While I have been quite negative, it isn’t because Football Manager 2015 is a bad game, it is just that in a series that has set such high standards, there are times when it can ever so slightly lose the edge which makes it stand out. I think this is one of those times, but it isn’t all bad news. On the face of things, the new user interface is a joy to behold, moving the menu bar back to the left of the screen is a wise choice and it certainly lets you access the key features easier. There are some options which just aren’t as obvious as you would like though. The menu for filtering your player search results eludes me whenever I head to the screen resulting in some annoying clicking around to find it. For the most part though, the new interface clearly lets you know what you need to see. However, I’m not keen on the only available skin being so dark. A mix of last year’s white skin with the new layout would have been nice.
The massive revisions to the scouting system are definitely a highlight in the game. No longer do you know everything about a player after one scouting trip, this time around you need to send your scouts out a few times to get a complete picture of the attributes of the player you are scouting. Tied with this, the scout reports are more detailed and have a lovely, easy to understand, graphical representation of the strengths and weaknesses of the player. The system feels much more realistic, and it has been combined smoothly with the old player search system. It makes the process of finding new players a much more rewarding system.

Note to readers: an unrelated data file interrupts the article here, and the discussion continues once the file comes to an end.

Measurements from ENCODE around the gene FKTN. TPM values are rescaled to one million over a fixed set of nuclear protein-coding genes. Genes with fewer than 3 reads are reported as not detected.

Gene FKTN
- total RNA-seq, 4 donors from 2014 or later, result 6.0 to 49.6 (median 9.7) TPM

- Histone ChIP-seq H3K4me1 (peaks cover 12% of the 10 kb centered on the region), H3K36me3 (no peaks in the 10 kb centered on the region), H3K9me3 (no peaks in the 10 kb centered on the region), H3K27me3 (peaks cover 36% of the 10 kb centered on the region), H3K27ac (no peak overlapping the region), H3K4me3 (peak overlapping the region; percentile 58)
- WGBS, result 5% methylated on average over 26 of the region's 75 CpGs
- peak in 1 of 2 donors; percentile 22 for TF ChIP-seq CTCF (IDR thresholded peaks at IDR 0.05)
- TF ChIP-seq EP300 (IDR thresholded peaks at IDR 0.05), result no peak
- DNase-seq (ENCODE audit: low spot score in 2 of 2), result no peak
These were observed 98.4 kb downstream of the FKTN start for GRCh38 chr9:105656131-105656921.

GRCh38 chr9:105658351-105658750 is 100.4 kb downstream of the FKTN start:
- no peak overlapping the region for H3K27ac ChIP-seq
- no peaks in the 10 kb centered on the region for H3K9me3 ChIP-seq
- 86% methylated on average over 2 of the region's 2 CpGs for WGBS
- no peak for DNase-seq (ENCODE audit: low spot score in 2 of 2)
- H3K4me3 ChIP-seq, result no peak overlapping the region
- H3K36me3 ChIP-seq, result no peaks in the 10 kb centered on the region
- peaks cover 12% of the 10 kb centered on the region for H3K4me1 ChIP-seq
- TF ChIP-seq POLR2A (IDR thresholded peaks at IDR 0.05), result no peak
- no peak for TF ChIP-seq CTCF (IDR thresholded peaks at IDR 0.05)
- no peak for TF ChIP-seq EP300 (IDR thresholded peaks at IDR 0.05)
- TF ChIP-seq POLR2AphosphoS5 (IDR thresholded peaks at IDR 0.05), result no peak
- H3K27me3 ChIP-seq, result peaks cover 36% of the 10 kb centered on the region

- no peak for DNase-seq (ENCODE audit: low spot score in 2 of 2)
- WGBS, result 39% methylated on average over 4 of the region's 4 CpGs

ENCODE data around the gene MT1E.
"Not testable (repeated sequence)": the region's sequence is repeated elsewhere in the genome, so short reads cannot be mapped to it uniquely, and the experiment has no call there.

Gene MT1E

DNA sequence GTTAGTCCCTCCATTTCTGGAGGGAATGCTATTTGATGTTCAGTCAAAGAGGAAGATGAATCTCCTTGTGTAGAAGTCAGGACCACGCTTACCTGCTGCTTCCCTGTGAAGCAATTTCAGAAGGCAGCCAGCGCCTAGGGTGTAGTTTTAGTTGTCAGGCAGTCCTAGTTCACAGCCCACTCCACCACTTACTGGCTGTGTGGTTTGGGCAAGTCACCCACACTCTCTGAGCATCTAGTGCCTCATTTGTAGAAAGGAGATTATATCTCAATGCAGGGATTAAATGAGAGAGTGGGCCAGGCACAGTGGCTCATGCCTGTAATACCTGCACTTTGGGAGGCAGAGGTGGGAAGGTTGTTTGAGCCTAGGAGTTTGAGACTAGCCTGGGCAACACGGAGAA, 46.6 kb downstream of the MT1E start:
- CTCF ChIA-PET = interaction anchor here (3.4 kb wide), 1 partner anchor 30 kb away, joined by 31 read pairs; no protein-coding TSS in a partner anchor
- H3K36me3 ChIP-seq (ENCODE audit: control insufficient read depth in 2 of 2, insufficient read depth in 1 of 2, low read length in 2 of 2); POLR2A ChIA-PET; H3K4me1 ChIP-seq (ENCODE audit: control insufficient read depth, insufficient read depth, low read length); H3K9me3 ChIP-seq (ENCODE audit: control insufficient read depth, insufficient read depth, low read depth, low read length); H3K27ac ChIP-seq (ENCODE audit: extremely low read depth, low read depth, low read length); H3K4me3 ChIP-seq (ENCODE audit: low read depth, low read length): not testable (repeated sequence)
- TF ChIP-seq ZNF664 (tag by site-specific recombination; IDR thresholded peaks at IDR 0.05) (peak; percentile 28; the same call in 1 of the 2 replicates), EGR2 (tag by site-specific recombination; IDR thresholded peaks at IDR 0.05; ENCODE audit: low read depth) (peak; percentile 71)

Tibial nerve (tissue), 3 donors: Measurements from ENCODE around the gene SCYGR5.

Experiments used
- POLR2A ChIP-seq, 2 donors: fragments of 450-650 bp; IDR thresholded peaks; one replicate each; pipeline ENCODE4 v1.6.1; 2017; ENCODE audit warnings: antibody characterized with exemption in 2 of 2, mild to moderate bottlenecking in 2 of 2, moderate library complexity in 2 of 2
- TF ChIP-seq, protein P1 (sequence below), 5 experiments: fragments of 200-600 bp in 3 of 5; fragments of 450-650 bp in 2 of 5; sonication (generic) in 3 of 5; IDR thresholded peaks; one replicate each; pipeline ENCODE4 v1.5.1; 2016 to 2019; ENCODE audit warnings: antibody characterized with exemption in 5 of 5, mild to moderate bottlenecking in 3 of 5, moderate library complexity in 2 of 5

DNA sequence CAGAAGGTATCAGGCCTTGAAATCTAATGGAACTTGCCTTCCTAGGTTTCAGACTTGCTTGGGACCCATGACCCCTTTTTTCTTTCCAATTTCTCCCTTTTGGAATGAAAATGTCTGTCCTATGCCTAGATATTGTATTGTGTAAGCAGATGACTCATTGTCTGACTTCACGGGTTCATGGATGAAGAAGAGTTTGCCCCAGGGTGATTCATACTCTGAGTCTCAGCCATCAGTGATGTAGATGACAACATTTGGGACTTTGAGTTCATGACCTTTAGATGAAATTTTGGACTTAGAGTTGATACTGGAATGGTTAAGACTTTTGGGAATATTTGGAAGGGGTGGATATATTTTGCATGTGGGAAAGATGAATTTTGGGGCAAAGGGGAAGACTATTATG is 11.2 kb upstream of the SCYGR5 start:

Negotiating a contract with your targets has also seen some changes, which are definitely for the better. If your target isn’t likely to be that receptive to your approach, you can have a chat with them before getting to the nitty gritty of the contract itself. Here you can promise the player to become club captain and expand on the potential to further their career with your team. It is only a small feature, but one that I find adds a lot to contract negotiations.
What we have here is a game that seems to be at the start of a new life cycle. The new interface is good, but could be improved in some areas while the match engine has undergone a hefty visual update at the expense of the action. The manager RPG elements are trickling in, but they don’t add much to the game at the moment. I wouldn’t be surprised if next year there are more overall improvements to the media interaction which will hand in hand with an improved manager development system. I will say that the ever increasing realism and focus on the true finances in the sport has been well captured in this game, that is something I expect I will be paying attention to when I start a career with TNS.
At the end of the day, Football Manager is about the stories it can bring you, and this edition will let you experience those highs and lows as ever before. You just need to ask yourself if the other stuff adds enough to convince you to buy it. Better yet, check out the demo on Steam and take a crack at six months of football management.
The Verdict – On Target
Platforms Available/Reivewed – PC
For more on our scoring policy, please read this post. Review copy based on Steam code supplied by Sega PR.
Final note – the different screenshot sizes are where I’ve switched between full-screen gaming to playing the game windowed.